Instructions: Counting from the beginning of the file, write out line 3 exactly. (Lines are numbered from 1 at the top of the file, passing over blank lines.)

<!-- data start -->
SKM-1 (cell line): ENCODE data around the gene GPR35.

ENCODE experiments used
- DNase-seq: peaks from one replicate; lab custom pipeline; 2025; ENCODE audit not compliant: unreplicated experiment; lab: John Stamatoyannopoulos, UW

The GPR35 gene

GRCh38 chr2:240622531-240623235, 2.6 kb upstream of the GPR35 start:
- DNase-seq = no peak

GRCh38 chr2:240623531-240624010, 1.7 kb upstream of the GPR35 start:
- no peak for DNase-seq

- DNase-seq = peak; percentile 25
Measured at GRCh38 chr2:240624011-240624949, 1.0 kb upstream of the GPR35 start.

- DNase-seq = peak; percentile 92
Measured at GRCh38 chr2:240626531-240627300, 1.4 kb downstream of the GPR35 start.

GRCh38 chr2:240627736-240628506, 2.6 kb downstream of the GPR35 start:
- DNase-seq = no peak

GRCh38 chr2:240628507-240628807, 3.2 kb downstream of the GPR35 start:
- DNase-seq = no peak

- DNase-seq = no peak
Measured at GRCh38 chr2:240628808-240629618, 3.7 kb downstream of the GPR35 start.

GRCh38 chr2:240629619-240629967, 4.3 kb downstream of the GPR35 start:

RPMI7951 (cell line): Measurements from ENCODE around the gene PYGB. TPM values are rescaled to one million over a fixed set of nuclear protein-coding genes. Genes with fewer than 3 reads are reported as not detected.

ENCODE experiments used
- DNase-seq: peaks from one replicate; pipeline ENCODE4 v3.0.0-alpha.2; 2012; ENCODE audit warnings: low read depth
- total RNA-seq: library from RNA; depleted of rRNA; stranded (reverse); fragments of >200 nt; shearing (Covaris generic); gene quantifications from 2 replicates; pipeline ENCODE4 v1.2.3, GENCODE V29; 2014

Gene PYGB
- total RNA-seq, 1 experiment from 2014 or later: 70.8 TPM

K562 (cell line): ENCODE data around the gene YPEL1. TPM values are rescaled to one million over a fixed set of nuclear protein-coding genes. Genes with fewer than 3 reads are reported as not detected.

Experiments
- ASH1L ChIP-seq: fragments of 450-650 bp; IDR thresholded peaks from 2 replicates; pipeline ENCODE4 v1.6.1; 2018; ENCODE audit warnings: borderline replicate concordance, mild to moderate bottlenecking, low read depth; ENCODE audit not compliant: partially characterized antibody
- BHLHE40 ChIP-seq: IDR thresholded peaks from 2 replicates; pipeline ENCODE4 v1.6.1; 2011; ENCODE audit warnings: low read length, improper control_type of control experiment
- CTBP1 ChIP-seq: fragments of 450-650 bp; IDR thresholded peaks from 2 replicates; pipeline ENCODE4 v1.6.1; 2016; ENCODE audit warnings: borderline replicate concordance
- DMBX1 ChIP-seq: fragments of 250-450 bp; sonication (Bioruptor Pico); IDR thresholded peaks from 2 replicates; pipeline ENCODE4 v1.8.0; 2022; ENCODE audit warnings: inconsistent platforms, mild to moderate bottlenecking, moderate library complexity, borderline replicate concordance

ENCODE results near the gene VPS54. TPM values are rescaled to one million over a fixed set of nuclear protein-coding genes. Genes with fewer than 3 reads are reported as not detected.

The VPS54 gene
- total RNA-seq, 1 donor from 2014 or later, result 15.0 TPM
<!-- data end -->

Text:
- DNase-seq: peaks from one replicate; lab custom pipeline; 2025; ENCODE audit not compliant: unreplicated experiment; lab: John Stamatoyannopoulos, UW